Yesterday we said a final farewell to Rod Burge and Robins director & club secretary Paul Godfrey pays tribute.
Shortly after our last home game against Fleetwood, Cheltenham Town lost its longest serving director when Rod Burge passed away at the age of 70.
Rod joined the Board half a lifetime ago in 1982. Back then the Robins were in the Southern League Midland Division, four divisions below our current status. There was only one stand at the ground and rusty sheds above crumbling low terracing on the other three sides. The car park was known colloquially as the ‘cabbage patch’ and the only office was a small room behind the main bar. All the players were part-time, some weren’t paid at all and the average attendance the previous season was only 345 people.
When Cheltenham Town played at Wembley, won promotion to the Football League, played at the Millennium Stadium twice and reached the fifth round of the FA Cup it wasn’t by accident. We didn’t do it because a rich man was throwing loads of money at it; we didn’t do it because a foreign owner decided to buy into the English football experience for a couple of years; or because we had a huge fanbase of latent support waiting to flock through the turnstiles. We did it because local people like Rod Burge put in their hard work and applied the business skills from running their own companies, treating the club’s money like their own and making it one big happy family operation.
Rod was there every step of the way from Taunton to Tottenham and all points in between, volunteering for various jobs around the club with a combination of enthusiasm and an eye for detail. The other directors used to call him ‘The Ferret’ because he would often spot something in the accounts or in the day-to-day operations that others hadn’t seen or had brushed over in the haste to get things done. He wasn’t afraid to go against the grain and would argue his point vigorously, even if it meant going it alone. We used to say that Board meetings took twice as long when Rod was there.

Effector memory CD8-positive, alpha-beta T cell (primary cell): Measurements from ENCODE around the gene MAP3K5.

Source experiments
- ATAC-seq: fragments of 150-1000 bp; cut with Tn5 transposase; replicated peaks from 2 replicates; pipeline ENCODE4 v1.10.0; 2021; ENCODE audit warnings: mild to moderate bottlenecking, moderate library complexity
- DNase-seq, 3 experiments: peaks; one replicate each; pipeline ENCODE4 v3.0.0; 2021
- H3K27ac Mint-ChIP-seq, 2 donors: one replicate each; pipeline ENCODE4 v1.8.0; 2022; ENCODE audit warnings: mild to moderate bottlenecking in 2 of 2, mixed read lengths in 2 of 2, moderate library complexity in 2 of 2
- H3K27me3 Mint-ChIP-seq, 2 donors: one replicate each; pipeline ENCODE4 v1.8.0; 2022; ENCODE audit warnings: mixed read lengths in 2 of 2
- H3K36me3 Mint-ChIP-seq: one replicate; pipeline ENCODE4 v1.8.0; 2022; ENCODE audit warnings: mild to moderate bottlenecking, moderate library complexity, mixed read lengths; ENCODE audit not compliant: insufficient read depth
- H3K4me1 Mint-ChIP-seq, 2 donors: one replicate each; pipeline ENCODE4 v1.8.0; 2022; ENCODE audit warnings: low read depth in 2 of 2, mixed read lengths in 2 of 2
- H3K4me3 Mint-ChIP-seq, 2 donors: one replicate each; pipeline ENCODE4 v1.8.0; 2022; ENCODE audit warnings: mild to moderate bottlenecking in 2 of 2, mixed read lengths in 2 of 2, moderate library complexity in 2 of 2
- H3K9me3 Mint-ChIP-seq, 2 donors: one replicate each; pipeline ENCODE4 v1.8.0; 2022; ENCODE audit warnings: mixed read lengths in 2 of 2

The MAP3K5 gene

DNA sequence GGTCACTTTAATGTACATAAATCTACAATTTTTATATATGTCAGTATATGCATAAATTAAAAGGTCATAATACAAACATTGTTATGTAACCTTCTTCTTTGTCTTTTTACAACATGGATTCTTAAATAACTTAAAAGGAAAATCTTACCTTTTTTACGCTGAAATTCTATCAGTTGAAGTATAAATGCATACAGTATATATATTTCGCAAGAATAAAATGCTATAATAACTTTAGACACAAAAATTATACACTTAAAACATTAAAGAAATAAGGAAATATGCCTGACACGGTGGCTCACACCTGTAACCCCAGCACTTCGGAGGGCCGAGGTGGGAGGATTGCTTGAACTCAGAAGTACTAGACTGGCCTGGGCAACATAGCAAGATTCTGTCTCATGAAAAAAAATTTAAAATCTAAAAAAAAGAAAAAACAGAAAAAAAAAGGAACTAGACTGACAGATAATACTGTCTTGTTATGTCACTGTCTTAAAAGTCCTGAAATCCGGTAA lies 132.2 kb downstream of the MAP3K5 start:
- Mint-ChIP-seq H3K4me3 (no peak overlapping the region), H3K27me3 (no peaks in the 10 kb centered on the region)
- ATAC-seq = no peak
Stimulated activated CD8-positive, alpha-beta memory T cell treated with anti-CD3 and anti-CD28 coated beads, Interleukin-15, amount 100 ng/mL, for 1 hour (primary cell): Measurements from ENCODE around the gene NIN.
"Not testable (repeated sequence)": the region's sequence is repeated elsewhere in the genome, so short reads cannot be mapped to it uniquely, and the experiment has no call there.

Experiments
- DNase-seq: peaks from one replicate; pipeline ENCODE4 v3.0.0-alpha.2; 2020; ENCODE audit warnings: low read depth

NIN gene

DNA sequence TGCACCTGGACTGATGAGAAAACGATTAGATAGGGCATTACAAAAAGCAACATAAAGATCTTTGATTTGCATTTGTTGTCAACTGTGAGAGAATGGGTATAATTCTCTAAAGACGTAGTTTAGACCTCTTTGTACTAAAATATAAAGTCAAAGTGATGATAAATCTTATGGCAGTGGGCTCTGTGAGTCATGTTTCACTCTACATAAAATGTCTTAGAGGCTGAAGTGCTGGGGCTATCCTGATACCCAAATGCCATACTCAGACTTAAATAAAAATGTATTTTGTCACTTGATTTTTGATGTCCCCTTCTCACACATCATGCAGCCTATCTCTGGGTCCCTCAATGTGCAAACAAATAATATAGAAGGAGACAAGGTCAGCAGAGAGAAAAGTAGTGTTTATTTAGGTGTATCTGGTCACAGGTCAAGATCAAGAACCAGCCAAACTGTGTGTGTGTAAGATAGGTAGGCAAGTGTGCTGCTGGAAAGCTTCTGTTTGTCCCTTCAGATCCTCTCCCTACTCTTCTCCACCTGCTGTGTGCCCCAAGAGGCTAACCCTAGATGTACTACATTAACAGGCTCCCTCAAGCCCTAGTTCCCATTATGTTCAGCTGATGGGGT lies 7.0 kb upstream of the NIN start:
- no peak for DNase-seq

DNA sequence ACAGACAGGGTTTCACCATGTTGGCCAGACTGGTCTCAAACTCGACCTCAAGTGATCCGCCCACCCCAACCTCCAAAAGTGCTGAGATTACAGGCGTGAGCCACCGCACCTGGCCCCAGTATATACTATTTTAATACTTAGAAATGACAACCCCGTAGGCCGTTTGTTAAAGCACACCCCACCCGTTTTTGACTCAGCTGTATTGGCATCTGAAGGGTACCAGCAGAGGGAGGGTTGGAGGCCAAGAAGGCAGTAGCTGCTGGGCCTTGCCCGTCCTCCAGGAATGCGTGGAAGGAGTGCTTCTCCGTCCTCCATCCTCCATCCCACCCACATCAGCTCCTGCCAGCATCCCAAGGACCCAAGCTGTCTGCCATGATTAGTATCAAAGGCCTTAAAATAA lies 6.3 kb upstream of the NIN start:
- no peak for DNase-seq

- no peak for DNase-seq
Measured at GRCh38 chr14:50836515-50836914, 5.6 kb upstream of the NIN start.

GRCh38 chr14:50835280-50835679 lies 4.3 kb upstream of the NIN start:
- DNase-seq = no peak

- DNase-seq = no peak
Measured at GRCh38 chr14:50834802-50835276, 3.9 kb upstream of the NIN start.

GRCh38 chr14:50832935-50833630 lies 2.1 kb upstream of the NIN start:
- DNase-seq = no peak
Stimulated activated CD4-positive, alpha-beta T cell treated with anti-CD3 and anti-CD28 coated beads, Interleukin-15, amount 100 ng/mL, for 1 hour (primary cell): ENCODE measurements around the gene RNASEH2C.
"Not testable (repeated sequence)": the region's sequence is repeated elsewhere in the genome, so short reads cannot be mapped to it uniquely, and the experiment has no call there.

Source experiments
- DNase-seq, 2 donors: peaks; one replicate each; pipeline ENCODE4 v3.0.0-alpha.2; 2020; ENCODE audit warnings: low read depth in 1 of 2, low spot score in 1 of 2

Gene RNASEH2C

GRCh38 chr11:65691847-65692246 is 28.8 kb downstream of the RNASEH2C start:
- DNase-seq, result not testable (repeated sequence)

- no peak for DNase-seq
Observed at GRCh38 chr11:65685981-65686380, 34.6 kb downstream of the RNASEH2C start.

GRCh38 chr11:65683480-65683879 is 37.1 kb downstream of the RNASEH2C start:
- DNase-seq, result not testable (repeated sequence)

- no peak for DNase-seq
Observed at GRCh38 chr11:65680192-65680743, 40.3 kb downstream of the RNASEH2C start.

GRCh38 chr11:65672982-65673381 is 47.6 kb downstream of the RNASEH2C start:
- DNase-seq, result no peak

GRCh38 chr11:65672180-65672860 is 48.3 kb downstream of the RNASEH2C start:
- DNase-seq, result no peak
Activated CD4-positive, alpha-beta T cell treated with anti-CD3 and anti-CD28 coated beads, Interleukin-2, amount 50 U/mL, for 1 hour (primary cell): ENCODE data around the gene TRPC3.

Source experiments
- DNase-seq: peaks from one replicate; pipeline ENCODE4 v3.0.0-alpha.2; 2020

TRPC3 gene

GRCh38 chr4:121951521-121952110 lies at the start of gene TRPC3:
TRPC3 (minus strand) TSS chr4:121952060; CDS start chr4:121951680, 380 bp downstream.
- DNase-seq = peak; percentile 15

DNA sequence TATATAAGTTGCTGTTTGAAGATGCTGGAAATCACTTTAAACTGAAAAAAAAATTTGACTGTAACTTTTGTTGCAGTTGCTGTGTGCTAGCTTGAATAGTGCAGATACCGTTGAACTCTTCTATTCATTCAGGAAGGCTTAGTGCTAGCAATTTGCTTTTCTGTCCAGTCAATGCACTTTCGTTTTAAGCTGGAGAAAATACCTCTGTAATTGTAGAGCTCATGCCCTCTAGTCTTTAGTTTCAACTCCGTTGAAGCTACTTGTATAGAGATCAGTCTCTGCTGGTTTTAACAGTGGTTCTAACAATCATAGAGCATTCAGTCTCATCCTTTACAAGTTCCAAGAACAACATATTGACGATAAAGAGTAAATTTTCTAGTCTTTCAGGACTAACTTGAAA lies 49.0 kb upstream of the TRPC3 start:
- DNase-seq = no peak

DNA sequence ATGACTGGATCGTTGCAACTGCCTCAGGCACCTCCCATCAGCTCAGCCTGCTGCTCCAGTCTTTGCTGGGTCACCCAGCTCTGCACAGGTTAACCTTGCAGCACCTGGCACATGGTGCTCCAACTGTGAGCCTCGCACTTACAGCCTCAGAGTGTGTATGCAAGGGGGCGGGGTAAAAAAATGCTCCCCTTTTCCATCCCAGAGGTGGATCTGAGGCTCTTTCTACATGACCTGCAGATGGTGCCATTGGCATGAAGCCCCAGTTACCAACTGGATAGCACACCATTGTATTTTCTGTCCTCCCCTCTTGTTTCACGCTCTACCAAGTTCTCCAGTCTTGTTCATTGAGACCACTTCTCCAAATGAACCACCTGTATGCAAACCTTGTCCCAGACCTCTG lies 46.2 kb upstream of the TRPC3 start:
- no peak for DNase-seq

Rod shared in some of the accounting work; took responsibility for the pitch; ran the club lottery; oversaw the ticketing; helped with the construction work and became licensee of the bars at various points during his 32 years of service. In these days when it seems many people don’t want to get out of bed unless there is something in it for them, the great thing about Rod was that he was always there, always reliable and always willing to give up his time and energy to help. If I needed to get some documents counter-signed in a hurry to bring in a new player I knew I could go round to Rod’s. Either at his business or at home he would be waiting with the offer of a cup of tea and usually with the question: “you had a look today?” This meant have you got any decent racing tips? Once we’d established that no as usual I hadn’t, Rod would enter into a discussion about events at the club, always with his own unique take on it. He was very shrewd and although it’s very easy in football to get carried away and let one’s enthusiasm take over, Rod always knew who was doing what and whether it was the right thing for the club. He was not often wrong.
My abiding memories of Rod are the laughs we had on away trips in the non-league days, particularly the FA Trophy run of 1997-98, and of frantically trying to get to grips with life in the Football League at a club run in those days by volunteers and part-timers. Yet despite all his commitment to the club and the enjoyment it brought, Rod was a great family man and always put his wife Terry, three sons and several grandchildren first, even though we can fully appreciate that it may not have seemed like it at the time!
As a club we all shared in some of the best experiences this great game of ours can give and Rod was right there in the middle of it, fag in one hand and a copy of the Racing Post in the other, and with a generosity of spirit that was infectious on everyone he came into contact with. While those of us that remain strive to re-create the glory times we all know we’ll never find another Rod Burge. They don’t make them like him anymore.